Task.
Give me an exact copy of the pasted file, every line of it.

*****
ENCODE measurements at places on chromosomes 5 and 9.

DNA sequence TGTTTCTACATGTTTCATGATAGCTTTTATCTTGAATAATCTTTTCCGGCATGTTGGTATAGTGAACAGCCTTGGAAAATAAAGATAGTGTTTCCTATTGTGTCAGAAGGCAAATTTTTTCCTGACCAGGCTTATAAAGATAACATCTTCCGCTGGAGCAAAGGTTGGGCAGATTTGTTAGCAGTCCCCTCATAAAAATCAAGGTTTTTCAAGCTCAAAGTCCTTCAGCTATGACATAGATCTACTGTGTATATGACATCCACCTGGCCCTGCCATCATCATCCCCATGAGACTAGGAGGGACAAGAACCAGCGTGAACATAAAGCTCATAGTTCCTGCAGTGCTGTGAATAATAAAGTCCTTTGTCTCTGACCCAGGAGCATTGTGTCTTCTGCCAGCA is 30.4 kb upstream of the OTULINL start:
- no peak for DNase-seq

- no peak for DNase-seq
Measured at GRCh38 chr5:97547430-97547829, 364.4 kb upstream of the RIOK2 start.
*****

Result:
ENCODE measurements at places on chromosomes 5 and 9.

DNA sequence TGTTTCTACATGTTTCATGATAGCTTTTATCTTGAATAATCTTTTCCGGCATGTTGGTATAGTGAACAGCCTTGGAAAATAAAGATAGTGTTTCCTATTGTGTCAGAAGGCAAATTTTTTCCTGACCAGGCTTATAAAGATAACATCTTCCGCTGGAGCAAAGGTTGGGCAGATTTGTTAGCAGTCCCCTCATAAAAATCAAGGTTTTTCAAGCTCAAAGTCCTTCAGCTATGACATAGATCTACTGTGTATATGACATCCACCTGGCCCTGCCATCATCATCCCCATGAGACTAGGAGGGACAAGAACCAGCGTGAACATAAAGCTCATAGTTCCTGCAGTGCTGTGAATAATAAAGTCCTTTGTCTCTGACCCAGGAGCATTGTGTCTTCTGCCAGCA is 30.4 kb upstream of the OTULINL start:
- no peak for DNase-seq

- no peak for DNase-seq
Measured at GRCh38 chr5:97547430-97547829, 364.4 kb upstream of the RIOK2 start.